- Troodos Mountains
The peaks of the Troodos massif culminate in Mount Olympus, a mountain composed of volcanic rock rising to 1952 meters or 6404 feet at Chionistra. Skiing can be enjoyed in the Troodos Mountains from January to March (weather permitting) and though a short season, the slopes can be easily reached from Limassol, making it possible to ski in the morning and swim in the afternoon.
Also in the Troodos mountain range besides Machairas to the east and the actual Troodos district around Mount Olympus, there are four other districts each with its own character and charm. These include Pitsillia with its vineyards and orchards to the east of Mount Olympus, the Solea Valley, the Marathassa Valley to the north of Mount Olympus and the Krassochoria (the Wine Villages) to the south. These districts are easy to reach from either Limassol or Nicosia.
In addition to its natural beauty, Troodos is the setting for a remarkable group of lavishly frescoed Byzantine churches dating from the 11th to the 17th centuries. The area has been known since ancient times for its mines, and during the Byzantine period it became a great centre of Byzantine art as churches and monasteries were built in the mountains and hidden in the valleys away from the threatened coastline. Ten of them are included in the official Unesco list of World Cultural Heritage with the largest and the most famous being the 11th century Kykko Monastery. It is covered with murals dating from the 11th to the 17th century and is considered one of the most interesting Byzantine churches on the island.
Other interesting places to visit include Kakopetria Village on the Nicosia to Troodos Road. Kakopetria lies in the Solea valley situated at 700m above sea-level amongst orchards and groves of poplars. Parts of the old village have been restored making an interesting walk and the Mill Restaurant provides both an excellent view of the valley. Heading north of the village about 5 kilometres is the church of Agios Nikolaos tis Stegis.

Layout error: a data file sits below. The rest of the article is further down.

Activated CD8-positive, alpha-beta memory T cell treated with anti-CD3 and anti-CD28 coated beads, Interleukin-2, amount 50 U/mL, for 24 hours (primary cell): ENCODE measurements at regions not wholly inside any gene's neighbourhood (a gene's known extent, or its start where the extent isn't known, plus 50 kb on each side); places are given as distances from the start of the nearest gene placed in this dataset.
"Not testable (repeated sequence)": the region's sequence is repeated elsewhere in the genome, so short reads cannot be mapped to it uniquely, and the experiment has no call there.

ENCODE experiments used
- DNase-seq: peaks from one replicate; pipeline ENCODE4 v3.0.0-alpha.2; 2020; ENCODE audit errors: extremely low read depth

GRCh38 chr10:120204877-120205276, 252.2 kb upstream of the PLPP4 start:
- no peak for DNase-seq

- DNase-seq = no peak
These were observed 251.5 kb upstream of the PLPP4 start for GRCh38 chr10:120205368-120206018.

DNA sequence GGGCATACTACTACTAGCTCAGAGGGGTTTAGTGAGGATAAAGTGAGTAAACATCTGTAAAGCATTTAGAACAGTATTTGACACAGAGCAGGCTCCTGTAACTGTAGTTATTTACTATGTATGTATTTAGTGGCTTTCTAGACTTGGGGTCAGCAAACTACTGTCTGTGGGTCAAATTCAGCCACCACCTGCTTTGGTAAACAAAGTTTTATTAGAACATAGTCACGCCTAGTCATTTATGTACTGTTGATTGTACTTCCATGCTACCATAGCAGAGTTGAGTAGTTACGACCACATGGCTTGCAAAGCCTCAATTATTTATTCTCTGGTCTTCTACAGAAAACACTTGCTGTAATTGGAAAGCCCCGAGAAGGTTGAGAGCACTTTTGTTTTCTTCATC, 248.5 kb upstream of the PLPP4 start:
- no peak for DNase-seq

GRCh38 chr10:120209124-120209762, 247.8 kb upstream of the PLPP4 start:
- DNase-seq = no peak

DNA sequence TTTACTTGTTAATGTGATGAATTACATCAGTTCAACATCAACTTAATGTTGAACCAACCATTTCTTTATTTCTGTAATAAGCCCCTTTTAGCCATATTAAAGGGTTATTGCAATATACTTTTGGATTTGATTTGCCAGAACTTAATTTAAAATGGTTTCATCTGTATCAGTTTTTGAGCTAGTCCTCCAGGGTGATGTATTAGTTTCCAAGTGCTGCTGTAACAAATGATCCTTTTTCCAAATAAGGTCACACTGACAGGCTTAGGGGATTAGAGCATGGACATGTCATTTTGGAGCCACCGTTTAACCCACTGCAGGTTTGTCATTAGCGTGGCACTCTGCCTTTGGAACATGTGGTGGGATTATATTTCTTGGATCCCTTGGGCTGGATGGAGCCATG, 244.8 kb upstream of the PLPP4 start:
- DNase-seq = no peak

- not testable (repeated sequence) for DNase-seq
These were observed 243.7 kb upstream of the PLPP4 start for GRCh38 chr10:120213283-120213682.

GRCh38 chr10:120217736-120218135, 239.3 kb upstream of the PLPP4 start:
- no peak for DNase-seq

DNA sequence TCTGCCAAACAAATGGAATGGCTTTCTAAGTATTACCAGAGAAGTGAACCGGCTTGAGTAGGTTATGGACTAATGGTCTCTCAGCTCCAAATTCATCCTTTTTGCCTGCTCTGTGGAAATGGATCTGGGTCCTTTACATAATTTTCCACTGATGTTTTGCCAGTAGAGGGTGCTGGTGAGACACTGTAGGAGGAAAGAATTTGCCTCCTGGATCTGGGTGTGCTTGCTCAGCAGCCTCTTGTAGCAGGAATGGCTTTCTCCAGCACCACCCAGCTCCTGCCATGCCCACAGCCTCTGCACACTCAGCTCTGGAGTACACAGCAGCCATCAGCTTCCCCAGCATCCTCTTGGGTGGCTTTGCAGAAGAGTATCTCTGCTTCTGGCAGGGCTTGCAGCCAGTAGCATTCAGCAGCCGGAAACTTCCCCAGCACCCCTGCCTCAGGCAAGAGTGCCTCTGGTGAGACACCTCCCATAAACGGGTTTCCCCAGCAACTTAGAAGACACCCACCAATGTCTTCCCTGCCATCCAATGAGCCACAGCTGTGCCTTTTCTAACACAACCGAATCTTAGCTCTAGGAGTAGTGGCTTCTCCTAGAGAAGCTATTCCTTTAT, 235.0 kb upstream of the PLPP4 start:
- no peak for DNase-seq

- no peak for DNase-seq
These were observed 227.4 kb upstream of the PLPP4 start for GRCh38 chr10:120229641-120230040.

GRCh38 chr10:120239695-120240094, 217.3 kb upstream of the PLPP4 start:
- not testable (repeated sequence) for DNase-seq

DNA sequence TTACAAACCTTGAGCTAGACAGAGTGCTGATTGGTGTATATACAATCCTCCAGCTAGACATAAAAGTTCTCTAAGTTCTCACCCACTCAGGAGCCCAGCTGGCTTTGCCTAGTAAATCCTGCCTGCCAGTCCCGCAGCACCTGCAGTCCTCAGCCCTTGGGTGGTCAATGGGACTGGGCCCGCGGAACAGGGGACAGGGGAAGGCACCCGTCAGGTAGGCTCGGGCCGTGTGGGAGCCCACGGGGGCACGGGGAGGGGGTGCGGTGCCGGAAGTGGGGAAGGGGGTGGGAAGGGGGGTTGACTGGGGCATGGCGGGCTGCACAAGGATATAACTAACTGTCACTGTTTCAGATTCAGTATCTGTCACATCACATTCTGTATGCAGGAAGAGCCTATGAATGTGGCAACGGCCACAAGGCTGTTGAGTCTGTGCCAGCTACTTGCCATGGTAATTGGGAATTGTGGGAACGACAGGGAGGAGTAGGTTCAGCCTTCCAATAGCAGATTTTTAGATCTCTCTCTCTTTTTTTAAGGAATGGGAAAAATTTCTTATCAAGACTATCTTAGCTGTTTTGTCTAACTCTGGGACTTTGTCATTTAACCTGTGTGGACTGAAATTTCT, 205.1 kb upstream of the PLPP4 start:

The mountains provide endless scope for exploration by car or by foot with walks of all levels available for the most avid hiker to the social walker. Many clearly-marked nature trails can be found in the mountains with signposts giving details on local points of interest.
Explore the many picturesque villages like Louvaras, Palaichori and Platanistassa set among apple, almond and hazelnut orchards, and don’t forget to try the local village crafts and produce including the local wines and liqueurs. With its National Park status, and home to the mouflon, the islands wild indigenous sheep, the Troodos is a true paradise for walkers, bird watchers and nature lovers alike.
There are non-stop flights to Cyprus from all the major cities of Western and Eastern Europe with Cyprus Airways and the national airlines of the European countries via Larnaca International Airport. During tourist season, many charter flights will also go to Paphos Airport.
There are three driving routes to get to Troodos:
-Limassol to Troodos road,
-Nicosia to Troodos road, or
-Paphos to Troodos road
Local buses are available between small towns and schedules should be obtained from the Cyprus tourist board. There is no train service.